We may not have the Statue of Liberty awaiting those who arrive, but we Latinos do know what is to succeed. Mr. Damron should quit listening to conservative talk radio and open his eyes.
Claim: Uhlich Has Always Supported a Modest Garbage FeeIn the "No Extensions" article (Currents, June 28), Dave Devine wrote of the "anti-garbage-tax stand" taken by Karin Uhlich during the 2005 City Council campaign.
Uhlich has supported a modest garbage fee since her service on the city's Budget Advisory Committee in the 1990s. I was present when she announced her candidacy for City Council, as was the Weekly's own Jim Nintzel. At that time, a question was raised about the garbage tax, and she clearly indicated she was in favor of a modest fee. During the entire campaign, she maintained that position.
When a fee was adopted by the current City Council, it also instituted a fee waiver for low-income residents. This council also separated Environmental Services from the Water Department to offer better financial transparency and accountability. The present City Council does business fairly and openly for all the residents of Tucson.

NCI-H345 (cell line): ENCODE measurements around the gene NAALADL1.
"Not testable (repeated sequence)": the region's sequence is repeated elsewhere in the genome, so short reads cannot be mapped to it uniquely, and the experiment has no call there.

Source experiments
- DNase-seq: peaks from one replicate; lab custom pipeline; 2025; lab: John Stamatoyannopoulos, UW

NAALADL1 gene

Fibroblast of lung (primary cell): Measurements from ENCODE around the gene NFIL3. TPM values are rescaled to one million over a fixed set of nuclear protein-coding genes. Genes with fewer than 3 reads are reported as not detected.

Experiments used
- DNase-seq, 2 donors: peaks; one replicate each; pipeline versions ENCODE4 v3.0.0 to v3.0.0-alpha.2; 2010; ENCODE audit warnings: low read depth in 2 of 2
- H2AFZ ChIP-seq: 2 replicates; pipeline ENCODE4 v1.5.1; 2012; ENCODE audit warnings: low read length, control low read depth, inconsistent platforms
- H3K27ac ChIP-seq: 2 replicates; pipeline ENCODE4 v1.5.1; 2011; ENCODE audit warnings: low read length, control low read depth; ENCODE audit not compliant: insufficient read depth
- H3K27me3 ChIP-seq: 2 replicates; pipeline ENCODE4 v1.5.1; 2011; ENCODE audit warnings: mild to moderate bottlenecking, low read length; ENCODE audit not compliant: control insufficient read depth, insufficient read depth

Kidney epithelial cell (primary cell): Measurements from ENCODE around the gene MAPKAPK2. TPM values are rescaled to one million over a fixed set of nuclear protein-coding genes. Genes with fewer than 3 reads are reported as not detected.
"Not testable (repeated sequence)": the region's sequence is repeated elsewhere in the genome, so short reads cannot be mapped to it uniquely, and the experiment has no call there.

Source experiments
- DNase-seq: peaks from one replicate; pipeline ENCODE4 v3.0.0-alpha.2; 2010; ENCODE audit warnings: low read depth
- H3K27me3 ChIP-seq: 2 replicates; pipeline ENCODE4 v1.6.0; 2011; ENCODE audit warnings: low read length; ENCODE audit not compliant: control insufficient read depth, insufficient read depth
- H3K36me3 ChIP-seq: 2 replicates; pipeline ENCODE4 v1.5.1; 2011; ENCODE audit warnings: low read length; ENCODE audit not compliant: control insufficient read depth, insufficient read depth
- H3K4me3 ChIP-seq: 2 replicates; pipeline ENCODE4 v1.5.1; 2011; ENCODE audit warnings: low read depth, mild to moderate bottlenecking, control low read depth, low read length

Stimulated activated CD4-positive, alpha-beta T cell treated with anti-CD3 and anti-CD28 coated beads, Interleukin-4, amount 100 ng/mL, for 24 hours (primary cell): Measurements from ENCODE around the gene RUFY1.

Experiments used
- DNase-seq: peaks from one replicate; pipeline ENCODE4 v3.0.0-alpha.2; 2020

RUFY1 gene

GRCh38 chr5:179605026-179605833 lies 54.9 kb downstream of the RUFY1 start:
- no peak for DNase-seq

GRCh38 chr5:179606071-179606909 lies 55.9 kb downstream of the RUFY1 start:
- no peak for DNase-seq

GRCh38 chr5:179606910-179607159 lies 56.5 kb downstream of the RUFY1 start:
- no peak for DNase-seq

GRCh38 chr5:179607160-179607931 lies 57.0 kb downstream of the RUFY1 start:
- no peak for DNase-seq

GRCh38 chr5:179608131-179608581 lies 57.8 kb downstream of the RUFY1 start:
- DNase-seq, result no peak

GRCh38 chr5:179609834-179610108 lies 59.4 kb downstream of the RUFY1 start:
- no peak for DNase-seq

Kromko Responds to Water-Initiative CriticismsFor the second time, your Skinny column ("Taking Initiative," July 12) has stated, incorrectly, that the Tucson Water Users Bill of Rights initiative would "block the delivery--or even recharge--of treated effluent."
While the initiative definitely prohibits the delivery of treated sewer water for drinking purposes, it requires, rather than prohibits, all treated effluent to be recharged into the Santa Cruz stream bed or reclaimed to sanitary standards and delivered for irrigation. In other words, it requires that we continue to do exactly what we're doing now.
The initiative, which is less than one page long and can be read at NoWaterFees.com, is not "broad-ranging," but deals with only one subject, the rights of Tucson water users.
These rights need to be established because of the duplicity of our own city "leaders," who have decided that water bills are blank checks for garbage fees, road construction fees and God knows what else they have planned. The initiative, which prohibits any and all unrelated fees on water bills, is the only way water users can protect themselves.